Senate Majority Leader Reid didn’t waste time using the new rule to push forward nominations that Republicans had previously been able to block under the 60-vote rule that had been in effect today, including, so far, the nomination of one of the three nominees to the D.C. Circuit Court of Appeals that had been blocked in the past month which served as the impetus for this move. It’s also expected we’ll see it used to push forward other Executive Branch nominations such as the nomination of Congressman Mel Watt to head the Federal Housing Finance Agency. It’s important to note, though, what this rule change doesn’t impact. For one thing, it does not apply to nominees to the U.S. Supreme Court, and it doesn’t apply to legislation of any kind. Additionally, it would appear that the rule change would not impact the ability of a Senator or Senators to place a hold on individual nominees, or that it would change the number of votes necessary on the floor of the Senate to release that hold. It seems obvious that Reid chose to omit these matters from the Rules change in order to ensure that he could obtain the 51 votes necessary to pass his motion, especially since as it was he lost three Senators on the vote (Michigan’s Carl Levin, Arkansas’s Mark Pryor, and West Virginia’s Joe Manchin)

How you feel about today’s developments largely depends on where you sit politically, of course. The immediate reaction from Senate Republicans, as partly noted in the quoted text above, has been essentially a warning to Senate Democrats that they have set a precedent that the GOP would fully intend to take advantage of when they day comes that they regain control of the Senate and the White House (or even just the Senate). Indeed, even now there are plenty of things that Republicans could do to slow down the business of the Senate such as making interlocutory motions and refusing to agree to unanimous consent requests that require the majority to proceed under the slower moving “regular order.” Outside of the Senate, the reaction is about what you’d expect to. Bloggers and pundits on the left who have long been arguing in favor of filibuster reform, such as Ed Kilgore, Kevin Drum,  Ezra Klein, and Greg Sargent are obviously quite pleased with even this limited to change to a rule that they’ve been opposed to for some time now, at least since Barack Obama has been President that is. On the right, much of the reaction right now seems to be limited to pointing out the rather obvious hypocrisy on this issue that we’re seeing from Democratic Senators who were on the exact opposite side of this issue when George W. Bush was President, something which both Jennifer Rubin and Allahpundit point out.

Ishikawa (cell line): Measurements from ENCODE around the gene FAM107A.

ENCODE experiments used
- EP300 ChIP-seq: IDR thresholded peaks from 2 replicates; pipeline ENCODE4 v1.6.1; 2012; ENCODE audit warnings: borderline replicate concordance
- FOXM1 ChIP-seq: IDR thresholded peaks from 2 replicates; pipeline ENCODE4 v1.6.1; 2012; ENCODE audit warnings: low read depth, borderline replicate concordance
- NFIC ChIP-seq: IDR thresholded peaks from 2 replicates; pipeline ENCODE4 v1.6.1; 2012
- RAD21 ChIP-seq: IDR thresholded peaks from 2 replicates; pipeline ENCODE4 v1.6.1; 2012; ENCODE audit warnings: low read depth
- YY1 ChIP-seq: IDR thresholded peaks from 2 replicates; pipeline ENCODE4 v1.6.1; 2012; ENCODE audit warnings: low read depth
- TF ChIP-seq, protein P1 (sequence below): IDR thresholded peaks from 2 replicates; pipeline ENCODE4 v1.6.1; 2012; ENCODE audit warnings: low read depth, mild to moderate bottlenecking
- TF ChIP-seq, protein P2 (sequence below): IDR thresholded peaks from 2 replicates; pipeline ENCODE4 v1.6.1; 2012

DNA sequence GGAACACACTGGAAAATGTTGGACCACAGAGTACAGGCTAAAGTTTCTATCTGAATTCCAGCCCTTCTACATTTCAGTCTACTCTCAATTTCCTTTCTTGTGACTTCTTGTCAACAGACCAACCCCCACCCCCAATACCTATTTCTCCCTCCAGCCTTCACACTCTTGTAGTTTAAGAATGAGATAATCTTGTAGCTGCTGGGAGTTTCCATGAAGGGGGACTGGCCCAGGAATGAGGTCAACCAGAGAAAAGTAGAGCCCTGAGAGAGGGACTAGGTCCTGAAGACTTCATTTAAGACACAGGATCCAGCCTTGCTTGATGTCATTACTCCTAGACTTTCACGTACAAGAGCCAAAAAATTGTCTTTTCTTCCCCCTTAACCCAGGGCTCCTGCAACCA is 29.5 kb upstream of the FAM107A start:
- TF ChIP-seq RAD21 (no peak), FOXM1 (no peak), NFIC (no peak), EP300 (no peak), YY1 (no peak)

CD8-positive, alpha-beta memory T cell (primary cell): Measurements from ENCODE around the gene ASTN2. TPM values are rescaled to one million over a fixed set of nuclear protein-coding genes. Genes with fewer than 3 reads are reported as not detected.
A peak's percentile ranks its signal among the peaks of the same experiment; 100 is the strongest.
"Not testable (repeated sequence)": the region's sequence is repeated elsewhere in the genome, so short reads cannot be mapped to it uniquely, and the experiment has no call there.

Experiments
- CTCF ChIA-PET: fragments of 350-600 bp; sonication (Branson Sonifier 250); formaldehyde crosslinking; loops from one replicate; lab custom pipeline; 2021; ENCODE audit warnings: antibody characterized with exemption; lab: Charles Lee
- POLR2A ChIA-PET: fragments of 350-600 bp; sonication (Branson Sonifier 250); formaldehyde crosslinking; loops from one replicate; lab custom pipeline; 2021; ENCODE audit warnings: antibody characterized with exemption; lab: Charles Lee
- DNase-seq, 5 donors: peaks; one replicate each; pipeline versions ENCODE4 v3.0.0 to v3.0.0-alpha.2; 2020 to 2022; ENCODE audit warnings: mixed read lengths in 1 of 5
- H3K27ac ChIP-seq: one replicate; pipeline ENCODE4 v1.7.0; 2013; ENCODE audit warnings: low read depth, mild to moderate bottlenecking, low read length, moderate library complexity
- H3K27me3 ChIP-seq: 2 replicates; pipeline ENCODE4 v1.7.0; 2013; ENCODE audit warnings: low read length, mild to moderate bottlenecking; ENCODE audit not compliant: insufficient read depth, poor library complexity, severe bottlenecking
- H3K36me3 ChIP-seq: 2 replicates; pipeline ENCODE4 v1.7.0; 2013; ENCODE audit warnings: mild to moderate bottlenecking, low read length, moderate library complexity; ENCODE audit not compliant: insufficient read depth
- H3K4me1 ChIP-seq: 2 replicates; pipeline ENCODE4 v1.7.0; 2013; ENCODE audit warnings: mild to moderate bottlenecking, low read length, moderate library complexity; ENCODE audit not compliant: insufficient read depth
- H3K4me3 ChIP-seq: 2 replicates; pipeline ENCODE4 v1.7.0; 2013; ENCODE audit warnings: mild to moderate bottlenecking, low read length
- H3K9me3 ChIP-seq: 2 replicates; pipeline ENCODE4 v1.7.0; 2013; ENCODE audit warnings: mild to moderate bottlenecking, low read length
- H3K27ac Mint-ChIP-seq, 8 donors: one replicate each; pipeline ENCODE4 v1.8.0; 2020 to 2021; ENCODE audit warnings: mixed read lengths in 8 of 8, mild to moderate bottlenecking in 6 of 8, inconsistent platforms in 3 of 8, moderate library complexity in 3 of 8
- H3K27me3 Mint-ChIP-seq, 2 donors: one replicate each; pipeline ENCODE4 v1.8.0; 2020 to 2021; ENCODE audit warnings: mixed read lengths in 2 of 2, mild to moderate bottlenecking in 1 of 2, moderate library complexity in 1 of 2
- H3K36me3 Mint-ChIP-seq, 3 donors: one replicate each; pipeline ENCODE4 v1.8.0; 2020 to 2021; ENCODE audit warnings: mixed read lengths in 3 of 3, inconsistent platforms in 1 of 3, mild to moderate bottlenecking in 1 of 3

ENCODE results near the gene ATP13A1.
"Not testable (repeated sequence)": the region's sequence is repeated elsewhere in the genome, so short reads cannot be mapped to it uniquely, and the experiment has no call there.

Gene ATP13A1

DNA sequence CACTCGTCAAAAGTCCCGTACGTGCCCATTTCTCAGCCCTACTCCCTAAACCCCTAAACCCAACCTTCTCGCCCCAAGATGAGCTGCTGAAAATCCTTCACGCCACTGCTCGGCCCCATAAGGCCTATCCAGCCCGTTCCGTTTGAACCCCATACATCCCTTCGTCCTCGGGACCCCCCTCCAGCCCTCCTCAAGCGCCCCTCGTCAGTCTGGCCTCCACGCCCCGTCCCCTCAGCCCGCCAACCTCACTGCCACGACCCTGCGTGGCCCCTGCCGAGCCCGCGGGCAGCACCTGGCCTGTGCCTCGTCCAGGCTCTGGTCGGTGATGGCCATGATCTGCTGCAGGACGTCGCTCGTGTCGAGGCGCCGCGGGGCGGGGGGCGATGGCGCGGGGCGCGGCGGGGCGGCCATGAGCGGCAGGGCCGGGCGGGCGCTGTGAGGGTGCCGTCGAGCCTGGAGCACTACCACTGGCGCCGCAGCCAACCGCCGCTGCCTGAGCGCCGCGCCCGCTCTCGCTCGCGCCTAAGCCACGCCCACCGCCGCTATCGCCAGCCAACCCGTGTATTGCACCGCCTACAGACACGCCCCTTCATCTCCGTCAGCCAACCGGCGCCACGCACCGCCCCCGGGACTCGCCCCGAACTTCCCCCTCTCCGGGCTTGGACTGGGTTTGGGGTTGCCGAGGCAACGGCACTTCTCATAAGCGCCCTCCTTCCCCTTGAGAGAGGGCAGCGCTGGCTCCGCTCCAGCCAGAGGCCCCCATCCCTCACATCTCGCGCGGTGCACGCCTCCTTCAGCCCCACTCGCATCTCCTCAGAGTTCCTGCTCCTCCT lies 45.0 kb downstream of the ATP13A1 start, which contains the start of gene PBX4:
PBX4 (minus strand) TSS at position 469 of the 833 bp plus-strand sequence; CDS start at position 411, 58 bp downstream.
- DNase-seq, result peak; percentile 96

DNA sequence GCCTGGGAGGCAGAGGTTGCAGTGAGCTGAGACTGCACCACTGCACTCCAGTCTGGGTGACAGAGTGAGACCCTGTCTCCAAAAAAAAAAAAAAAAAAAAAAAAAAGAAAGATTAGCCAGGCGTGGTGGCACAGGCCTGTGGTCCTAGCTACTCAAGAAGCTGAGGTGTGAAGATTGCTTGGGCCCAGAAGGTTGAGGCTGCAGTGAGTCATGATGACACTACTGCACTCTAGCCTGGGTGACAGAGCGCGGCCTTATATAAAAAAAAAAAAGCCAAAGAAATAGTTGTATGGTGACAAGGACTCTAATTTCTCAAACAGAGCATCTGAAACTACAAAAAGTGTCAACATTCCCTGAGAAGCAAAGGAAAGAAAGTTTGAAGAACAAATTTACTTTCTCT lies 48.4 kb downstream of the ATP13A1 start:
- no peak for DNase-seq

As for my own point of view, I’ve said here many times before that I thought that filibuster reform of some kind was both necessary and proper. This seemed to be especially true when it comes to Presidential appointments to the Executive Branch since, as a general rule, I believe that President’s should be permitted to have as their principal advisers and assistance the people that they select unless there is something wrong with the nominee on a professional or personal level. Things are a little more complicated, though, when it comes to judicial appointments. Given that appointments to the Federal Judiciary are lifetime appointments, the vote that each nominee receives in the Senate is, in the end, the one and only opportunity that an elected branch of government will have for oversight over them. For that reason, I can see an argument for allowing a Senate minority to apply more scrutiny to these nominees than to, say, a nominee to a Cabinet Department or Federal Agency, most of whom will be subject to significant Congressional oversight and not be in office longer than the term of the current President in any case. It’s also worth noting that, notwithstanding the block placed against the three nominees to the D.C. Circuit, most of the judicial nominees that President Obama has sent to the Senate have been confirmed rather easily, and the most of the nominees at the Federal District Court level have been confirmed unanimously or nearly unanimously. Personally, I would have preferred to see the 60 vote rule stay in place for Circuit Court nominees as it has for the Supreme Court, but obviously Senator Reid realized he had the votes to extend it that far. .